Look, I’m bored and it’s Saturday and there’s not much Fiorentina news and this is what you’re going to get. Sorry. But also not sorry.
Goalkeeper: Lorenzo de’ Medici
If you want someone who’s fantastic at controlling the penalty area and organizing a defense, Lorenzo the Magnificent is the man for the job. Not only did he demonstrate a ruthless command of his own territory, but he also showed a gift for organizing a defense, as illustrated by his diplomacy to turn back the overwhelming armies of Rome and Naples.
Comparison: Francesco Toldo
One of the most important roles of a modern fullback is to complement everyone else on the pitch while still maintaining a crazy-high workrate, and Donatello does both perfectly. His collaborations with everyone from Lorenzo Ghiberti to Michelozzo; his close partnership with Brunelleschi is exactly what you want at the back. As for his work rate, well, Donatello was still sculpting stone and bronze well after the age of 60.
Comparison: Philipp Lahm
CB: Filippo Brunelleschi
An elegant, ballplaying defender, he’s the sort of libero who’s instrumental in all phases. Who else would you want building the foundation of your defense and constructing your attacks from the bottom of the pitch?
Comparison: Velibor Vasović
Born Agnolo Ambrogini, the poet and scholar reforged the study of the Classics in Florence into a pursuit worthy in and of themselves rather than for political study, giving him the skillset a modern, cultured defender needs. But don’t forget that he also saved Lorenzo the Magnificent’s life during the Pazzi Conspiracy—the assassination attempt killed Giuliano de’ Medici and would have gotten Lorenzo if not for Poliziano’s quick actions—so he’s clearly more than happy to mix it up, too.
Comparison: Raphaël Varane
RB: Girolamo Savonarola
A truly hard man who’s comfortable out on the wing, he’s a tough and fiery defender who’s absolutely relentless in his attacks on the opponent’s left. His only real weaknesses are that he lacks fitness for a full season and that he has a tendency to freelance a bit.
Comparison: Carlos Alberto
DM: Niccolò Machiavelli
Every team needs a practitioner of the dark arts, and Machiavelli is about as dark as they get. Renowned for his cynicism and realpolitik thinking, he’s exactly who you’d want churning up the center of the pitch. He’s not a pure midfield destroyer, though: don’t forget that he also wrote a number of poems and plays, indicating a more creative spirit that can also play out from deep.
CM: Amerigo Vespucci
A central midfielder who covers a lot of territory, is comfortable in various situations, and can do a bit of everything is high on every team’s wish list, and this XI is lucky to have Vespucci. He crossed the Atlantic, wrote some of the most influential travel accounts ever, and was a prolific merchant. Imagine what else he’s got in his locker.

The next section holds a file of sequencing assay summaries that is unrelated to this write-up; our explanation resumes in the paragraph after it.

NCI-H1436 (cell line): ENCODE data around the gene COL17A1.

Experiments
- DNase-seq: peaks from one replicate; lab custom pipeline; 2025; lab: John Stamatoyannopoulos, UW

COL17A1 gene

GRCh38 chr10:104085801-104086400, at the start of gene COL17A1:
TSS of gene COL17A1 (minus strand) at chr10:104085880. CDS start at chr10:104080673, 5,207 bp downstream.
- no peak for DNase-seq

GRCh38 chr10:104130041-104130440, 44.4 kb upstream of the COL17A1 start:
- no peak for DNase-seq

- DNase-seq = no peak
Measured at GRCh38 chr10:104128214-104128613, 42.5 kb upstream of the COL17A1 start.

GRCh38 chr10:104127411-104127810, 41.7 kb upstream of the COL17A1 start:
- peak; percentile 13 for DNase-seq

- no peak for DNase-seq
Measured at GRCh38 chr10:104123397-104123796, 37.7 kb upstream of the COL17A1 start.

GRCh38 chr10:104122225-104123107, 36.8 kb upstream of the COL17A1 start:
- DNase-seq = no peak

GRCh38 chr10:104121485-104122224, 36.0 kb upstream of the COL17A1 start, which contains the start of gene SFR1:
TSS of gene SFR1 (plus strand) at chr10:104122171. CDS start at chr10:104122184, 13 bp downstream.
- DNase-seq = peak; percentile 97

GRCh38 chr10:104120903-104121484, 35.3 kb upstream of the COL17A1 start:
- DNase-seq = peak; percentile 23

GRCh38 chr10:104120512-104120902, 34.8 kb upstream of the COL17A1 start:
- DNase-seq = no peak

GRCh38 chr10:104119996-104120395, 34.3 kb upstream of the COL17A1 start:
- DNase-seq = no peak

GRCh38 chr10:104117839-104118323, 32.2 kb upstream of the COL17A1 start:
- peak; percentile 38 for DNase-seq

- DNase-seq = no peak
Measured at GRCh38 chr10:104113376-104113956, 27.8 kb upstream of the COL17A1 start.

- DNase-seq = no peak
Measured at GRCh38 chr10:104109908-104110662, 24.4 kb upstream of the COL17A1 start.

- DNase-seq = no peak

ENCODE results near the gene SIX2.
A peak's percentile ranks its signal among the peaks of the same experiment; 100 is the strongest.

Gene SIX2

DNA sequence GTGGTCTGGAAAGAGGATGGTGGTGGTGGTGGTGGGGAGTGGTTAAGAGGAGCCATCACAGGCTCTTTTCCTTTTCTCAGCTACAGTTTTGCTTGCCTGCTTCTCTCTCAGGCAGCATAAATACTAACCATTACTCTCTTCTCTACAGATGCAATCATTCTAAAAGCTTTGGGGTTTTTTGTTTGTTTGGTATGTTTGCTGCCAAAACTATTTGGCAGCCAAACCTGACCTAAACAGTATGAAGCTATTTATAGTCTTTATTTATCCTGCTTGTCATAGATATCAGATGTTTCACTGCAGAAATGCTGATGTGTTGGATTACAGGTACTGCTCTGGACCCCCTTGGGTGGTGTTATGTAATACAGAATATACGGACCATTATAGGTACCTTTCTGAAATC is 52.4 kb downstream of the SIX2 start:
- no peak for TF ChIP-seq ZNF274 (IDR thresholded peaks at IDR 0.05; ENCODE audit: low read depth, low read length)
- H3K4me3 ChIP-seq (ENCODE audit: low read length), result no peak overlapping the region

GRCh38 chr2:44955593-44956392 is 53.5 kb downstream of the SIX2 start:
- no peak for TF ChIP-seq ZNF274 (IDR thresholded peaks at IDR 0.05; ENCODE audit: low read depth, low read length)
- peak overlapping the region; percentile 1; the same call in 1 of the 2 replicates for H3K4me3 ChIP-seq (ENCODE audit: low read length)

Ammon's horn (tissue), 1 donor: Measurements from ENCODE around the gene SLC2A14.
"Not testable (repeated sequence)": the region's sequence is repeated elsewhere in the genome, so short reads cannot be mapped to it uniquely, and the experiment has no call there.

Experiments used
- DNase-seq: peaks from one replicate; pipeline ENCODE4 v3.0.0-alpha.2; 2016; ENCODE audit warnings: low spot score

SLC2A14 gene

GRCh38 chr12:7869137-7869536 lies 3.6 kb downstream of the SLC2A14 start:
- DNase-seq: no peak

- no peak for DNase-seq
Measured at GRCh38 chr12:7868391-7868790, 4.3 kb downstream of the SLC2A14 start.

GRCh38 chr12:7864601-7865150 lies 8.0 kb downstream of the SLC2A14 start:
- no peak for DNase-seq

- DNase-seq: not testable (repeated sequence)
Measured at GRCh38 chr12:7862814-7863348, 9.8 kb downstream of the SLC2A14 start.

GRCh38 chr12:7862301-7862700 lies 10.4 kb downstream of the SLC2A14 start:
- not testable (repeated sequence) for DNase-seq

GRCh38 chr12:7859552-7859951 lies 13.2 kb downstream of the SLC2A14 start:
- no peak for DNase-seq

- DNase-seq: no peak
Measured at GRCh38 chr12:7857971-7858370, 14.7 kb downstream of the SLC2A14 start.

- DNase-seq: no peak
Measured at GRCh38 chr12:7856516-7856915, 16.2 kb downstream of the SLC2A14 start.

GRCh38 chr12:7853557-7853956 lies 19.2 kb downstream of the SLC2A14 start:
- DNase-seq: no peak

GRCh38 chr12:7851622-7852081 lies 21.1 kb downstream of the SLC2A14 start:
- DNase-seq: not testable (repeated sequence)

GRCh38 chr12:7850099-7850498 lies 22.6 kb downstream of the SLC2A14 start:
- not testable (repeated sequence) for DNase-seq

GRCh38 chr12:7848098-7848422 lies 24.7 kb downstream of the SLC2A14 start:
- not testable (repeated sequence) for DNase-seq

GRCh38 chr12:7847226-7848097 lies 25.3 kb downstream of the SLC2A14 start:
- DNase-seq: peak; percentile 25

Comparison: Yaya Touré
AM: Sandro Botticelli
Who else to wear the 10 shirt but perhaps the greatest painter in Florentine history? He produced masterpiece after masterpiece and defined the age, despite developing his own unique sensibilities. Equally comfortable with devotional art as he was with mythological scenes or portraiture, his versatility means he can contribute to the group in a variety of ways. He’s also one of the few real bandiere, living his entire life in the same house in Ognissanti. And, as with every great 10, there’s a little bit of tragedy in there too, as his late interest in Savonarola’s preaching led him to destroy some of his own works, and his reputation suffered until the end of the 19th century, when scholars realized that he was, quite simply, a genius.
Comparison: Giancarlo Antognoni
LW: Fra Lippo Lippi
Bad boy attackers make everyone swoon. With low socks and a can’t-make-me-care attitude, there’s just something inherently romantic there, and Lippi is about as perfect a fit as imaginable. While his life is a tabloid tire fire off the pitch, he’s perfect on it; whether he’s using the grass as a canvas for another masterpiece or displaying his inexplicable ability to escape from any situation when the opponent thinks he’s cornered (from slave ships to prisons), he’s the definition of a mercurial wide attacker.
RW: Giovanni Boccaccio
While the fullback behind him may be a fiery attacking force, Boccaccio is more of a languid creator blessed with one of the quickest minds around and a desire to entertain with his prodigious skill. A winger is allowed to be more fun than prolific, and that fits our Giovanni to a tee. Plus, the famously corpulent fiction writer is nothing if not a wide man.
CF: Lorenzo Ghiberti
The best strikers combine artistry with artisanship; you have to be able to score the ugly goals as well as the brilliant ones. Nobody in Florence better exemplified that than Ghiberti, whose work on the Battistero di San Giovanni is as brilliant and recognizable as any art in the city. On the other hand, he also ran a successful goldsmithing business for decades. That, combined with his work with other artists and his versatility (he wrote the first artist’s autobiography ever), makes him the perfect candidate to lead the line.
Comparison: Gabriel Batistuta